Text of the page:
Why are women so often misdiagnosed?
One of the major issues surrounding the misdiagnosis of women is the historical basis of healthcare research and testing, which has been centered around male anatomy. This leaves the medical field with a greater understanding of how the male body reacts to medications and diseases. It has in turn, hindered research, information, and development of best practices, surrounding women’s healthcare. Male and female bodies are different on a biological and cellular level; it is only through continuing research that the knowledge gap will be bridged.
This problem persisted into the 1990’s, when finally congressional hearings were held to examine the exclusion of women during the first 20 years of an aging study. In 1993, Congress passed a law stating that women must be included in all NIH (National Institute of Health) studies. Despite efforts to increase knowledge around women’s health care with inclusive studies, women are still underrepresented in these studies today.
How does this affect women’s health care?
Women often have different responses to medications than men. Reasons include, but are not limited to: differences in percentage of body fat, metabolism, and hormones. One of the most straightforward answers is men, on average, weigh more than women. For the most part, weight is not taken into consideration when prescribing medications to women, therefore, many women are being prescribed higher dosages of medications than needed. Women also present symptoms differently than men for many illnesses, which causes women to be misdiagnosed more often than their male counterparts.
Top 5 medical misdiagnosis in women:
Women suffering heart disease present with symptoms vastly different than men, and it is the number-one killer of women in the United States, greater in fact, than all cancers combined. It is also the most misdiagnosed condition due to the nature of symptoms that present in women which can include: dizziness, heart palpitations and fatigue. It is difficult to correctly diagnose heart disease in women, specifically, because for the first 35 years heart disease was studied, it was only studied in men. At this point women’s symptoms are considered “atypical” and men’s are considered “normal symptoms.” Often, heart disease is misdiagnosed as anxiety or heartburn when symptoms present in women. These “atypical” symptoms include chest pain, nausea, and shortness of breath, which are all common symptoms of anxiety and heartburn.
Though heart disease is the number one killer for both men and women, women are much less likely to survive a heart attack than men. According to a 2016 American Heart Association statement, 26 percent of women will die within a year of a heart attack compared with just 19 percent of men. As time passes, the gap widens and nearly half of all women who have suffered a heart attack will die as opposed to 36 percent of men.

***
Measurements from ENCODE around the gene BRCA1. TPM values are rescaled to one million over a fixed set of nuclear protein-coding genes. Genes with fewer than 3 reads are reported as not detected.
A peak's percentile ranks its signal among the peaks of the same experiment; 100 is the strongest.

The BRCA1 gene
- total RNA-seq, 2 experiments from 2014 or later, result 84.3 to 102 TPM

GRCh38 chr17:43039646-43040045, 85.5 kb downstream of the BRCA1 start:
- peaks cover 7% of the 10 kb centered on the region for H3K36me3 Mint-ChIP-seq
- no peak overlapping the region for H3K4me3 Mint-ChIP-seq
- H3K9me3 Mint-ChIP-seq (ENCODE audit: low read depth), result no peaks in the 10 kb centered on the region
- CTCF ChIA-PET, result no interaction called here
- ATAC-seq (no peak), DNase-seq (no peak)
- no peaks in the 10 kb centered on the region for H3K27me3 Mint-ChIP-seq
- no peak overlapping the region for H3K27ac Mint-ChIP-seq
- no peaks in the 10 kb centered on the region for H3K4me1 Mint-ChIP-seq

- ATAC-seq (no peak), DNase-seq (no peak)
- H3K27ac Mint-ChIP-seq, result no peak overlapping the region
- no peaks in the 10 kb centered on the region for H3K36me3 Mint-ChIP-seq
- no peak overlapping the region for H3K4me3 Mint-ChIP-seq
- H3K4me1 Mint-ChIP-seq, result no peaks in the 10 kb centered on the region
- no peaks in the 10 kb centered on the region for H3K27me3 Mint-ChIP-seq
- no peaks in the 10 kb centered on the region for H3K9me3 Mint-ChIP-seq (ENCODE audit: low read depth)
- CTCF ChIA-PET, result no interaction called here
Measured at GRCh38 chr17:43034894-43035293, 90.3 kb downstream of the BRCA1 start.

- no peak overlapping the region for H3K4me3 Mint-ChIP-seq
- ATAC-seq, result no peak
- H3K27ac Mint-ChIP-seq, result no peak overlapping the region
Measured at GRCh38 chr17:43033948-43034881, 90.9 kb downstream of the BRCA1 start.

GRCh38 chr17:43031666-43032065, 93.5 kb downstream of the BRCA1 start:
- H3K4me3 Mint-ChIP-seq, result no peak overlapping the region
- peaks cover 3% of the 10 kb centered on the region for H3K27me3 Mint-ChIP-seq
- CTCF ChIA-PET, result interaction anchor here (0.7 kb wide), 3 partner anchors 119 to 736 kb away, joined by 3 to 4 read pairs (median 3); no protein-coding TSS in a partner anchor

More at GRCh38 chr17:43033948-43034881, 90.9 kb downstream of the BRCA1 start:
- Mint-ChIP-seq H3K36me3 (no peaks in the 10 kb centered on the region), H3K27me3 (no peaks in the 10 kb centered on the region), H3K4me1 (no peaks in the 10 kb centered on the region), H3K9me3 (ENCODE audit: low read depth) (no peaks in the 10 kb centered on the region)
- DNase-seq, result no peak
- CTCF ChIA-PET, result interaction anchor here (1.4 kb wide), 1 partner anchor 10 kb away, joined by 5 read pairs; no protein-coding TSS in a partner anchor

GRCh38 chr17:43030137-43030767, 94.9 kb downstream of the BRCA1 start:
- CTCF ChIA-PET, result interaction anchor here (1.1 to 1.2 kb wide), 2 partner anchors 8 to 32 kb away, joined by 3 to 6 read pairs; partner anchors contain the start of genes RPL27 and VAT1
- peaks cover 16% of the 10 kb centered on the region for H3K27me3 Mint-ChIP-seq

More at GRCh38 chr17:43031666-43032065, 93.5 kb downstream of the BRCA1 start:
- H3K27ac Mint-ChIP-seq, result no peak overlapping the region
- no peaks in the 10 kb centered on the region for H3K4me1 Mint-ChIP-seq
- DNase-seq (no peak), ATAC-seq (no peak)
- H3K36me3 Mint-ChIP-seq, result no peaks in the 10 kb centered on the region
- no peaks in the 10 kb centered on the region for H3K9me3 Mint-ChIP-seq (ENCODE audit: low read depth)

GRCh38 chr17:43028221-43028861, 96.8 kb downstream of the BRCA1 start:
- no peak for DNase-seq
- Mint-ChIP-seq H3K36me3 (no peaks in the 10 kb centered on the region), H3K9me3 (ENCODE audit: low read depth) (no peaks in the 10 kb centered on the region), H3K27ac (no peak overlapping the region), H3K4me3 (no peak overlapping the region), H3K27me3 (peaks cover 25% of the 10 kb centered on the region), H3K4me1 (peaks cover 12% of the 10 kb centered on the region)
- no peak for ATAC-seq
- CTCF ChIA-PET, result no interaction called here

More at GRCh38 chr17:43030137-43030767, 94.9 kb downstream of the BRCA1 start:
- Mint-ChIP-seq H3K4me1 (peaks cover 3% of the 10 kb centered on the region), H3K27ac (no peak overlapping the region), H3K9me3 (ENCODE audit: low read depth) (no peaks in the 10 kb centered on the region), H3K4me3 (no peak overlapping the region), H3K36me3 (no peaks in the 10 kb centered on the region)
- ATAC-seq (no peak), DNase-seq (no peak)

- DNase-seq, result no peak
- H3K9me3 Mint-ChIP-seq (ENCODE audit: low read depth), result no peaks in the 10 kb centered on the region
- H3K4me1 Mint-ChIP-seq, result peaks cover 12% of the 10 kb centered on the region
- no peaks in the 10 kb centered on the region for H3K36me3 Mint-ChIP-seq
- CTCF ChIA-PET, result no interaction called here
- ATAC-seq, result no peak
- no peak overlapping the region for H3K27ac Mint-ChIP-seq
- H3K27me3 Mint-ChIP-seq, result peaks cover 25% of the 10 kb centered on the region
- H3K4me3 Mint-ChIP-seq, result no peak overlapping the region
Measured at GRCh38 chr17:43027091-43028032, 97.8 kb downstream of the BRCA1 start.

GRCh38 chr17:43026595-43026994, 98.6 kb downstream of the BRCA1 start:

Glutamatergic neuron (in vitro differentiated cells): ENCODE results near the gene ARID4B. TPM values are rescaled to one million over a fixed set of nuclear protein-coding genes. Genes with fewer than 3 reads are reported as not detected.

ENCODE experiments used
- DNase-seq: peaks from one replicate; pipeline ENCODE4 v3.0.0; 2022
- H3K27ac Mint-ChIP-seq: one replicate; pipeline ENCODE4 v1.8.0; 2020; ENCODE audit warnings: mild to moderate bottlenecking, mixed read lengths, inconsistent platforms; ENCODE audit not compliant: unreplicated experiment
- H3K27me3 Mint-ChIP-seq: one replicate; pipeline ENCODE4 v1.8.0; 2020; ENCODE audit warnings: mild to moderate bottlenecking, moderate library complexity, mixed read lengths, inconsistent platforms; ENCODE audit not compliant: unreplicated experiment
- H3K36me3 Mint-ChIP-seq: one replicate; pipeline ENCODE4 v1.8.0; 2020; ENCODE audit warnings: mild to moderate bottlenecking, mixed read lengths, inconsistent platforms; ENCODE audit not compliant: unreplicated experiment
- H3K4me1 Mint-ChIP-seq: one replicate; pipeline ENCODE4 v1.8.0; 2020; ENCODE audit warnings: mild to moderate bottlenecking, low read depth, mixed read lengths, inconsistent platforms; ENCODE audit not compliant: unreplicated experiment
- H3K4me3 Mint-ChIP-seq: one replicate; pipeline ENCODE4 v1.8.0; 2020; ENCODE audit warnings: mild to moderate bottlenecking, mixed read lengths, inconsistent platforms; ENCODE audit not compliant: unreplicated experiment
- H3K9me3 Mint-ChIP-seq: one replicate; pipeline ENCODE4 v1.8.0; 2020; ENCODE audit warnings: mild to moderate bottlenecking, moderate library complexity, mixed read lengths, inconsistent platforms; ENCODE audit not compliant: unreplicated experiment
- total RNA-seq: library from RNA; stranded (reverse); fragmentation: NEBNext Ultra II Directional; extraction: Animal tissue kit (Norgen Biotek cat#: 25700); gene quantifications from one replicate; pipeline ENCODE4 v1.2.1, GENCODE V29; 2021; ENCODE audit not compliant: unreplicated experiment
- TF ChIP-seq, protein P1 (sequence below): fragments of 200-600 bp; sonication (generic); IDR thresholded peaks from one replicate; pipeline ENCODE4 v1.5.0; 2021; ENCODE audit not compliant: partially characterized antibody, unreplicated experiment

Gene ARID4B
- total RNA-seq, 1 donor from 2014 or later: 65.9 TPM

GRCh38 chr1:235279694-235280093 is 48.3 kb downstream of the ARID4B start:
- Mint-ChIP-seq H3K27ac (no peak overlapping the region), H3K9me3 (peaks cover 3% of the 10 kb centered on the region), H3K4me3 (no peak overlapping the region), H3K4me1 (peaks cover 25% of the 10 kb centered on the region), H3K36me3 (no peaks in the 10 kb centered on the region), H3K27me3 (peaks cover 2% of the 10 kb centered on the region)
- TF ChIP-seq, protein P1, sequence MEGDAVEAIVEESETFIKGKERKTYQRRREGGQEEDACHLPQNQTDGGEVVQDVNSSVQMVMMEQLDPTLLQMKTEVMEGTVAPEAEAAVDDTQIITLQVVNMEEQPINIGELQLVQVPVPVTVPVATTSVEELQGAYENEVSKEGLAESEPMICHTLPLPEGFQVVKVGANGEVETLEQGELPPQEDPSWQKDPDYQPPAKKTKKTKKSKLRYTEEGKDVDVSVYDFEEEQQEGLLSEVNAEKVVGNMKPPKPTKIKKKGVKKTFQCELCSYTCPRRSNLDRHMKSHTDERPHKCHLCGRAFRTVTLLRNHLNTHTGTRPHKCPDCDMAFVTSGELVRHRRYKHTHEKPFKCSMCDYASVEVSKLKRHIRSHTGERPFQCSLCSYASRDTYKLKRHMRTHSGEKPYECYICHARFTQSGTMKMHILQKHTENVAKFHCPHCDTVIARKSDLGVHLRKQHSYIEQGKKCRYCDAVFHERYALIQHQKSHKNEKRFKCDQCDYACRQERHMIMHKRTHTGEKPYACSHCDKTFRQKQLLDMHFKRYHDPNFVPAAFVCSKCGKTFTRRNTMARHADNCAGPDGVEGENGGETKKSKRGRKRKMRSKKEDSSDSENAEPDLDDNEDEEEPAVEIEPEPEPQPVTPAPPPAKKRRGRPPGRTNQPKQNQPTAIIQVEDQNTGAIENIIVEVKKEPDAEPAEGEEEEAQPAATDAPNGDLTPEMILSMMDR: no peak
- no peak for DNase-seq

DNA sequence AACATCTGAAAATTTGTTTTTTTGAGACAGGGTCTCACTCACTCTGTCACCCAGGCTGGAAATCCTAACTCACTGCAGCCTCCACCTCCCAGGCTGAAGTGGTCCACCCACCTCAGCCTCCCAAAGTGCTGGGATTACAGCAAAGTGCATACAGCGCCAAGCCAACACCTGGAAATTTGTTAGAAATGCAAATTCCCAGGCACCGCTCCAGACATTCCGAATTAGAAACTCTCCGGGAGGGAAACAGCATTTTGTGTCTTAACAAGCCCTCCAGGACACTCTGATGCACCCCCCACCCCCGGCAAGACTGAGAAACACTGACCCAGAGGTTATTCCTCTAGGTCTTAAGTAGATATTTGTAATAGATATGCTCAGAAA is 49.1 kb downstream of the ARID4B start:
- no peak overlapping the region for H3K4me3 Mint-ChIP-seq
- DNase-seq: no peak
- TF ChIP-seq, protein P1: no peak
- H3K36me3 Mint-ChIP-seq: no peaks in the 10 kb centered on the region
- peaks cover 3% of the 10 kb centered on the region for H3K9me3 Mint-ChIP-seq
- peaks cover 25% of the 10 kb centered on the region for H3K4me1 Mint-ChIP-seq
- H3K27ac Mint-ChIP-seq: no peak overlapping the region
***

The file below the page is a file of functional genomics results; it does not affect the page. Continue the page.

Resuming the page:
Thyroid disease is another commonly misdiagnosed disease due to the fact the symptoms are widely associated with a variety of health issues, including menopause. Common symptoms of thyroid disease are weight gain, weak nails, dry skin, aches and constipation. Especially if a woman is premenopausal, these symptoms are likely to be attributed to hormonal imbalances, or even depression. Because these symptoms can develop gradually over time, and can be attributed to other diseases or illnesses, doctors and healthcare professionals commonly misdiagnosed women experiencing them. Left untreated, thyroid disease can lead to obesity, joint pain, infertility, and heart disease.
Many types of cancer go misdiagnosed each year, disproportionately impacting women, which leads to patients receiving the wrong treatment, including, but not limited to: being prescribed the wrong medication, unnecessary surgical procedures, or a delay in treatment all together, which can have disastrous consequences. Cancers are often misdiagnosed as an infection, or other non-cancerous medical issues that have similar symptoms to cancer. Commonly misdiagnosed cancers in women include, breast cancer, ovarian cancer, throat cancer, and bladder cancer. These are often misdiagnosed due to the fact that the symptoms of these cancers often mimic other common issues such as bloating and fatigue.
Chronic Fatigue Syndrome
One of the most common symptoms women experience is fatigue. Fatigue is a difficult symptom to quantify, therefore it is often dismissed. The type of fatigue women experience as a symptom of chronic fatigue syndrome is that akin to pain, not to be confused with the feeling of being tired, as one does after a poor night’s sleep. One of the major reasons doctors dismiss this symptom is because it is difficult to communicate and quantify and doctors don’t trust women to correctly relate their symptoms. Because of this, women are often forced to seek out a second opinion to find the cause.
When treating a stroke successfully, the most effective treatments are incredibly time sensitive. This comes into play when the misdiagnosis of symptoms of a stroke can delay treatment. Women are misdiagnosed about 30% of the time which causes them to be sent home from the emergency room without the lifesaving treatment they may need. Not only are women more likely to be sent home without treatment, when properly diagnosed, tPA is the necessary “clot-busting” drug prescribed to treat a stroke and women are much less likely to receive this drug than men are.
How Miller & Wagner Can Help
The lawyers at Miller & Wagner specialize in medical malpractice due to misdiagnosis. If you or a member of your family were injured due to a misdiagnosis, contact an experienced medical malpractice attorney at Miller & Wagner today.